A frenectomy on the maxillary labial frenum is the procedure that’s usually reserved for those with permanent adult teeth. The most common complaint from individuals where this type of treatment is appropriate is a gap between the front two teeth. Usually, patients who are unhappy with a gap in their smile undergo orthodontic treatment, and that can help squeeze the teeth tightly together. However, once orthodontic treatment is complete, there’s a chance those two front teeth can separate once again. If this happens, it could mean the maxillary labial frenum is too long and is actually pulling those two teeth apart. A frenectomy can resolve that issue once and for all.

If you think a frenectomy may be appropriate for you, we welcome you to call our dental office in Mill Creek. We’ll be happy to help.

Welcoming new patients from Mill Creek, Bothell, Everett and beyond. 

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Words of Wisdom on Wisdom Teeth

wisdom teethGetting your wisdom teeth taken out is such a common procedure that over 90% of Americans undergo the surgery. But why is it important that these late-blooming teeth come out? Can’t they just stay in there? Well, sometimes they can, but if it’s recommended that they be removed, it’s to keep you from additional problems. At our dental office in Mill Creek, we want to make sure all of our patients understand that there are important reasons we often recommend wisdom teeth extraction.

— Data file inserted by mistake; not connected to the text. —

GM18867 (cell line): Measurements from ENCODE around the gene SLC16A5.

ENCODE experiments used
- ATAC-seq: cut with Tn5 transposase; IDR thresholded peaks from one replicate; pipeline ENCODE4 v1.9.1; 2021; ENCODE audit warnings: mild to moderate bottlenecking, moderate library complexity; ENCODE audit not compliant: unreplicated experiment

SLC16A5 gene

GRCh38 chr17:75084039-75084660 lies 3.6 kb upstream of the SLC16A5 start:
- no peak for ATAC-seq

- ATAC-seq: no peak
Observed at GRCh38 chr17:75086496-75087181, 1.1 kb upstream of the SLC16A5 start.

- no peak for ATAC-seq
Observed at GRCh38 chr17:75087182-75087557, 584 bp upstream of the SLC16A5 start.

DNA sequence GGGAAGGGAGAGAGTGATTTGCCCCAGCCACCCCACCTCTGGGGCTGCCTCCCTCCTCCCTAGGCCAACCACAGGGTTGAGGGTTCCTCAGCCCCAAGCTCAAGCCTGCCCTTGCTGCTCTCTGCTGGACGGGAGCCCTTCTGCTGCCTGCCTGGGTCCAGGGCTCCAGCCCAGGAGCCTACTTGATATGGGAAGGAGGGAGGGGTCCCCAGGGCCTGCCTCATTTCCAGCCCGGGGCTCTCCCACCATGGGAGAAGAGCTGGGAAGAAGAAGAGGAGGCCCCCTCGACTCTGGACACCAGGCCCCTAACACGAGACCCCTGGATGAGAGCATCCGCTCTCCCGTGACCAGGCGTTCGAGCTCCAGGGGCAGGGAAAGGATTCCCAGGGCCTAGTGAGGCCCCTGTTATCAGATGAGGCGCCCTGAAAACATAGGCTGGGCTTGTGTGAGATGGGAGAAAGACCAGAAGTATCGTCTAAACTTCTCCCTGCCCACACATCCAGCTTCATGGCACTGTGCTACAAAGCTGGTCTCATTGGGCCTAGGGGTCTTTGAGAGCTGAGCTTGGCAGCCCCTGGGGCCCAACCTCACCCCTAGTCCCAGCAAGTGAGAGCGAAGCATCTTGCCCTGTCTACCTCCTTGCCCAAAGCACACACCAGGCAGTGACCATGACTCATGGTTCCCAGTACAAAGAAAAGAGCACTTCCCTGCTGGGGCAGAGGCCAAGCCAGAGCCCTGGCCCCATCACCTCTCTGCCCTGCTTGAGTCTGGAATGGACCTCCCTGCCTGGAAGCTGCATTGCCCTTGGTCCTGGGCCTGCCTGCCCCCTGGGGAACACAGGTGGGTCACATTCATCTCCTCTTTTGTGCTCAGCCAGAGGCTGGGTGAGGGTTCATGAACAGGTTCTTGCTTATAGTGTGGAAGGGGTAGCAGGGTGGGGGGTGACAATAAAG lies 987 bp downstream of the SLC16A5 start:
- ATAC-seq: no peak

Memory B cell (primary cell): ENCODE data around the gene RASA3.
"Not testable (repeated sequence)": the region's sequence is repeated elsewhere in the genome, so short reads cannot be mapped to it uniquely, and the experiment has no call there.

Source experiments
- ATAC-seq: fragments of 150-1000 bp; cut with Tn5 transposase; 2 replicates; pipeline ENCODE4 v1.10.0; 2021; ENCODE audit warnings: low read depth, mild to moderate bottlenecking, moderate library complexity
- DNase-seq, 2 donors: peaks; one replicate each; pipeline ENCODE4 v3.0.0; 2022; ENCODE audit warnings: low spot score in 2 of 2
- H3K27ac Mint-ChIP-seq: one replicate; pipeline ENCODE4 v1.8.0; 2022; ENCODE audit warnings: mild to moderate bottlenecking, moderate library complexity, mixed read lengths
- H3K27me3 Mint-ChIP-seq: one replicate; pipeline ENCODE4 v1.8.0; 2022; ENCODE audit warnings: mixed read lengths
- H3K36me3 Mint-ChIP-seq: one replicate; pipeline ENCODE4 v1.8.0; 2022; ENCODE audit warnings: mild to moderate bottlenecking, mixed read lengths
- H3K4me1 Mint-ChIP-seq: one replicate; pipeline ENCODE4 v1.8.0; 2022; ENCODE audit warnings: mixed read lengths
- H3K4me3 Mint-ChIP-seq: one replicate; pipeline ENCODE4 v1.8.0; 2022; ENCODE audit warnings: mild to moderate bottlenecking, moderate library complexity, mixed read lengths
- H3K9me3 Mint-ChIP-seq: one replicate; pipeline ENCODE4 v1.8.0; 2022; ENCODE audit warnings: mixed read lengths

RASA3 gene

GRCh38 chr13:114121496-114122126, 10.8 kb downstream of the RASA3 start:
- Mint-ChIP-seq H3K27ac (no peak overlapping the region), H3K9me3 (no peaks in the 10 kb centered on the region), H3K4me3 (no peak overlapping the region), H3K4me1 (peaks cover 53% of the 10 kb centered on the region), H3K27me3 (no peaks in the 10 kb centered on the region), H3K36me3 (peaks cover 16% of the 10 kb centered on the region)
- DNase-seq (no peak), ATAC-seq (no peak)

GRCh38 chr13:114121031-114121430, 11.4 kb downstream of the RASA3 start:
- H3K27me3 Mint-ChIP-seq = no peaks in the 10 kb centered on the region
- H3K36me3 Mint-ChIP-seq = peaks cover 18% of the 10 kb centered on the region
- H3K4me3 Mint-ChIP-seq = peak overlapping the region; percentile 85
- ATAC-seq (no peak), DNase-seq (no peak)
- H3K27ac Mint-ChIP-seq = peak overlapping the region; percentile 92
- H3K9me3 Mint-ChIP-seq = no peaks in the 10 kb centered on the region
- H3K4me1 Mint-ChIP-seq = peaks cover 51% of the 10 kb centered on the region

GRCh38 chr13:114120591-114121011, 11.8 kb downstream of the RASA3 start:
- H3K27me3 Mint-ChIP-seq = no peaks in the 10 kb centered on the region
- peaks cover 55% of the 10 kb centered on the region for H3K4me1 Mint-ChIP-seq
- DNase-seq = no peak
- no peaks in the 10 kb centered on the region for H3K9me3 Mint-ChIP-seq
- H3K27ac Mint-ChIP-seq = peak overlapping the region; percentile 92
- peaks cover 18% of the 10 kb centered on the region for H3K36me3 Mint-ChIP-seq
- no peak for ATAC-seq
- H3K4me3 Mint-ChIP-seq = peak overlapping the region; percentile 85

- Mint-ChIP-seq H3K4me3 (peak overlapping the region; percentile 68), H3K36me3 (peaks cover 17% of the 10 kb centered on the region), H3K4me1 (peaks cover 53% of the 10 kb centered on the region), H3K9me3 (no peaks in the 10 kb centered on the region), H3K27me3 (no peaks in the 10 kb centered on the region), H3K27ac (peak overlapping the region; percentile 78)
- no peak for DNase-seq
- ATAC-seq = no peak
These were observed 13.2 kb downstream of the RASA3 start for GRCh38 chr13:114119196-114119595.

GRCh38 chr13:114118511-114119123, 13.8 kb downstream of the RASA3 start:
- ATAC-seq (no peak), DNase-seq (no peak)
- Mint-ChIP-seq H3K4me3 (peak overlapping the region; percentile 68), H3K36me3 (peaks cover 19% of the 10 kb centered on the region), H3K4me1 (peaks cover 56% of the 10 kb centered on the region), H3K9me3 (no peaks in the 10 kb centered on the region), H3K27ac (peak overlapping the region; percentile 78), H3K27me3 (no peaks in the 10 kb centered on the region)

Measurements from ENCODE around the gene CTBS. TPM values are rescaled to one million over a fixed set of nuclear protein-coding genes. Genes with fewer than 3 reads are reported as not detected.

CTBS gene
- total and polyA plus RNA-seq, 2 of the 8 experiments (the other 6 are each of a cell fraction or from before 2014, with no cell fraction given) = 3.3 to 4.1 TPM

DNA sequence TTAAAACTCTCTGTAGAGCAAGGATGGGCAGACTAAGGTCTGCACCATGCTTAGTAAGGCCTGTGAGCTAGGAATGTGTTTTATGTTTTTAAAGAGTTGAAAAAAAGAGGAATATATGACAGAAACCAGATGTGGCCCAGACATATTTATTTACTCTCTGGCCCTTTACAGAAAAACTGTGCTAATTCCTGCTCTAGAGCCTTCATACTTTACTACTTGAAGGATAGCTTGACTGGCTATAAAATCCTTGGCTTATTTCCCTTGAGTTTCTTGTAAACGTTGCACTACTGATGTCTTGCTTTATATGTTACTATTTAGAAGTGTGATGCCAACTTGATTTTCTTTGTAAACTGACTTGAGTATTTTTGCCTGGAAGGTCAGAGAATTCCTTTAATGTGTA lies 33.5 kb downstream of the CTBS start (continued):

There’s No Space!

The top reason most wisdom teeth need to be removed is the lack of room remaining in the mouth. If there isn’t enough space for the teeth to fully erupt, other teeth may shift and your bite may suffer. When problems with the bite occur, a whole host of other issues can follow including TMJ pain, headaches, neck and shoulder pain, and loose teeth.

Proper Care is Difficult

Another reason wisdom teeth need to be removed is that these teeth are waaay back there, making them difficult to care for properly. This means that your wisdom teeth are at increased risk for things like gum disease and cavities. If your wisdom teeth have already erupted, it’s important that you see a dentist so they can check for any decay or disease. If anything troublesome is found, the most logical solution may be to remove them and avoid continued issues.

Impacted Wisdom Teeth

Another problem with not having enough space for the teeth to erupt properly is that they can get stuck in the bone. This is referred to as having impacted wisdom teeth. Once the teeth are impacted, treatment tends to become more complicated, so it’s best to catch any potential problems with wisdom teeth and remove them early. If your wisdom teeth do become impacted, your Mill Creek dentist will talk to you about the most appropriate treatment to help.

The only way you should keep your wisdom teeth is if you have plenty of room, they’re healthy, and you’re able to care for them properly. If checkups at our dental office in Mill Creek show that your fully erupted wisdom teeth are becoming unhealthy, or that your yet-to-erupt teeth will not have enough room, we will probably recommend getting them removed to keep your mouth in its best, healthiest shape.  

Serving patients in Mill Creek, Bothell, Everett and beyond.